Though I have been guilty of countless episodes of focused, almost tactical nature exploration, my preferred way to enter the wild is without agenda, and with complete reverence. I call it communing. To commune with nature is to experience a strong emotional upwelling, a fullness of the heart, a spiritual surge. Despite a love for high adventure, naturalist and conservationist John Muir (1838 – 1914) favored this by another name, sauntering, a relaxed, leisurely walk. “We ought to saunter through (the mountains) reverently,” he said in an interview, “not hike through them.” This sense of reverence is at the center of my communing.
I find great joy in meeting and getting to know my “natural neighbors”, spending time with the plants, animals and others in the world of nature around me. I am drawn to their beauty, mystery and especially, their story. I suffer from incurable biophilia. Biologist E.O. Wilson used this word to describe the tendency of humans to affiliate with other organisms. He went further, in Biophilia, published in 1984, to attribute a genetic component.
You too can discover this joy, gaining a broader perspective of the community of life all around you. This is easy to do, doesn’t take much time, but may require some practice. Start by surrendering agenda, just for a short time. Try to just “be” in the outdoors. Slow down and embrace the sensory inputs that your body provides.
We are visual creatures so start by looking, really seeing, what is around you. Your other senses need attention as well. Smell the citrusy spicebush, listen to the fluting wood thrush, and feel soft succulent leaves of jewelweed. Over time, with some study, you can discover and taste some of the many plants that sustained us many generations ago in the wild.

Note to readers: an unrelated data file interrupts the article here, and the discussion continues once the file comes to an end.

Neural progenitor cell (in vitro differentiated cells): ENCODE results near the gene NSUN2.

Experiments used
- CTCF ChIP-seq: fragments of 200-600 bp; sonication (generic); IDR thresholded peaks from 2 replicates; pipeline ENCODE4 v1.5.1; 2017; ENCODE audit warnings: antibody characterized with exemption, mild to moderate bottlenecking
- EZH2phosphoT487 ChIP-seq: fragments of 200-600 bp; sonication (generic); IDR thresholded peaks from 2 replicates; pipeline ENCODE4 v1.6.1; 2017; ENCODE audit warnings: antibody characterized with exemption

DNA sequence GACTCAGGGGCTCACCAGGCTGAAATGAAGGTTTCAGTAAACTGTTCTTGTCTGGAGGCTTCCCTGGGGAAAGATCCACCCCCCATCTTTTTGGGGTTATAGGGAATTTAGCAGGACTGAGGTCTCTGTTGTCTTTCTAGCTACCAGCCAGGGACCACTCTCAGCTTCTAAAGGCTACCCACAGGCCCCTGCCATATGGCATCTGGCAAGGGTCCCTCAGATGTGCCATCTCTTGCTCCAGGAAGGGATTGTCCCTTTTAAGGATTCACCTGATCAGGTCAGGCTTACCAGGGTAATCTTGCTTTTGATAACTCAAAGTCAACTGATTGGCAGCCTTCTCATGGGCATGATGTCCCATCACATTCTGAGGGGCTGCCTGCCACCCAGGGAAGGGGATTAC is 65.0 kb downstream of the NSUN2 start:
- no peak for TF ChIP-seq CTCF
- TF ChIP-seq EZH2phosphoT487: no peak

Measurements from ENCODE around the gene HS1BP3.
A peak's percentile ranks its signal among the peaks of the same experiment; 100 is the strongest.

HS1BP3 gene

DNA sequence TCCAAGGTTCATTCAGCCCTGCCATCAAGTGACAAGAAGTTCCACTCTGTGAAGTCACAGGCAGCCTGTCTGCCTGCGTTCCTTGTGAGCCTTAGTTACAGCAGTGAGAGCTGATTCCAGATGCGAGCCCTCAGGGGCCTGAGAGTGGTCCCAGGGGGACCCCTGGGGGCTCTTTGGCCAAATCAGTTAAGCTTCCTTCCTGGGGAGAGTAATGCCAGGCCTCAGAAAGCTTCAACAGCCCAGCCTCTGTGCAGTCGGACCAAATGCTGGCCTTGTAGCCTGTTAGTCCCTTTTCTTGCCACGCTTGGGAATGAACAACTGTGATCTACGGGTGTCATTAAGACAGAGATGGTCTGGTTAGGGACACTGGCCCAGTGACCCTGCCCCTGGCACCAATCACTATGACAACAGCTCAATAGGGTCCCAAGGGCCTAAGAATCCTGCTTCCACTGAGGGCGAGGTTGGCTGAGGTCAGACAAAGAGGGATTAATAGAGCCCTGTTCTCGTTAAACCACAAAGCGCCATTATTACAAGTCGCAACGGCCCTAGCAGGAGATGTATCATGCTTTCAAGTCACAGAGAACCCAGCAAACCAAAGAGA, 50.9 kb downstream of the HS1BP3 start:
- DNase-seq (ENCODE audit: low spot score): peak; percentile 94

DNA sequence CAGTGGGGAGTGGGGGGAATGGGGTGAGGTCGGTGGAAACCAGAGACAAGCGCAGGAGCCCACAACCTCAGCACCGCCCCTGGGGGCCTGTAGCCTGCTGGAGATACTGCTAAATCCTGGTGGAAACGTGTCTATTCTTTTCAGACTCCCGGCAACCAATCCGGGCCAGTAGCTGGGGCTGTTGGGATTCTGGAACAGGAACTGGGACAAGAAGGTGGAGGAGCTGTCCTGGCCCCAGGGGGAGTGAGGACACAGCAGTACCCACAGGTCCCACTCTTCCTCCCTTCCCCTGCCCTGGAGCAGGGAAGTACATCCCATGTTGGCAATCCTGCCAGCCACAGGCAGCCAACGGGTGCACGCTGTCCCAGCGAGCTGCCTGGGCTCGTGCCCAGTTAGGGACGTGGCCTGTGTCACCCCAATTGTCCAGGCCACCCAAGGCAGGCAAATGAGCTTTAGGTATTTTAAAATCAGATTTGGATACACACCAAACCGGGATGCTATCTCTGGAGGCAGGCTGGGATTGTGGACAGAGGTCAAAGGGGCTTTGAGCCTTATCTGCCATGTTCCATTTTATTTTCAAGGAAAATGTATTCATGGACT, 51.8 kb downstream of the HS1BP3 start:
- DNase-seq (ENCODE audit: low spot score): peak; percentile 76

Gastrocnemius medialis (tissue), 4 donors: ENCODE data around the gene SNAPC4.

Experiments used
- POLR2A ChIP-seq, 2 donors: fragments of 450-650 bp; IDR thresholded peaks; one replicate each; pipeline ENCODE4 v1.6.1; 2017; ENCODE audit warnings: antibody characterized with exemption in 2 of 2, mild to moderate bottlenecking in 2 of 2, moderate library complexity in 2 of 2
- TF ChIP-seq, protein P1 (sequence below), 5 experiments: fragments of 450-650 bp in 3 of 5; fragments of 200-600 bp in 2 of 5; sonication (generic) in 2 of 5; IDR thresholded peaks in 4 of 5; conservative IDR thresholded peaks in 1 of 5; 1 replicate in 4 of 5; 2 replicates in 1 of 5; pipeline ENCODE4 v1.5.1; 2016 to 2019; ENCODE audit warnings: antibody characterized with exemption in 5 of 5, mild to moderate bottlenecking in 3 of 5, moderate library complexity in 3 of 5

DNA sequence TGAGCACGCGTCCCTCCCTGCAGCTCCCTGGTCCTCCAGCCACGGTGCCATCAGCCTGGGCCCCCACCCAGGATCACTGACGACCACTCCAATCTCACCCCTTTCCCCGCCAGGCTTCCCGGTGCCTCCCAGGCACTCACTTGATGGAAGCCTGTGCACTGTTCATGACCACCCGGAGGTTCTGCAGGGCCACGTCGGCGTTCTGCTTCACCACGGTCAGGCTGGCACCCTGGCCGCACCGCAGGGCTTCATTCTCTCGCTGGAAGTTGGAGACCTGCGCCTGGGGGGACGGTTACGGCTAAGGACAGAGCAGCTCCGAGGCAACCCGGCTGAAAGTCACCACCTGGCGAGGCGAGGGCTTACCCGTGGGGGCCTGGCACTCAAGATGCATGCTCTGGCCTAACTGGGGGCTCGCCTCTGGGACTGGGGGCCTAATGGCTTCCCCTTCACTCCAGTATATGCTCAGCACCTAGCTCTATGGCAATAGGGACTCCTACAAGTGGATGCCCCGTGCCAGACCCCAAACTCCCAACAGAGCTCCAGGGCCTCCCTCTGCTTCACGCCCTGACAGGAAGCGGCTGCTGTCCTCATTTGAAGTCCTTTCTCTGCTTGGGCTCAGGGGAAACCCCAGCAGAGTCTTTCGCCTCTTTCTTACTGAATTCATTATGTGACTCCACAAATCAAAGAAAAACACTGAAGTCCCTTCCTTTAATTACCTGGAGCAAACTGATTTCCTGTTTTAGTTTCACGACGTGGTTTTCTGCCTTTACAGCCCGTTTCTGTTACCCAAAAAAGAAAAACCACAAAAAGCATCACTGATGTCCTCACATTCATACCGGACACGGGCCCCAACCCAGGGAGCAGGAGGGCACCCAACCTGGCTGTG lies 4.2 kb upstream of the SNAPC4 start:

In addition to engaging your senses, broaden your perspective. Consider, for instance, the weed that grows in your yard. Do what you may with that plant but first, stop, observe, and reflect. You are allowed to admit admiration for the minty tenacity of ground ivy creeping through your lawn, or the fleeting seed-blossom of dandelion. Don’t see it? Ask any young child.
Many of us have heard tales from friends or in the media about the increase of wildlife, suddenly appearing in our communities during the COVID-19 crisis. Wildlife populations are not likely increasing however some species may be taking advantage of the spaces and quiet we have provided during our shutdown. It is also likely that during this time, we have slowed down, perhaps surrendered some of our agenda, and begun observing what is right around us.
Step outside with intent – meet the residents, in your backyard, in your neighborhood, in your community park. Watch for family life right before you – the hungry robin fledglings, and the hidden nest of huddled rabbits. With a sense of wonder, meet the gray tree frog, camouflaged on the bark of a tree. Keep that sense of wonder when you spy the garter snake slithering into the shadows from the sunny trailside or hear the howling and yipping of the coyote party at the edge of town. Isn’t it time to appreciate our neighbors?
Jeff Hoagland is the longtime Education Director at the Watershed Institute in Pennington, NJ where the mission is to keep water clean, healthy and safe. He shares his passion for the natural world and examines our place in it, through his work at the Watershed Institute; his daily travels; and through his internationally published haiku.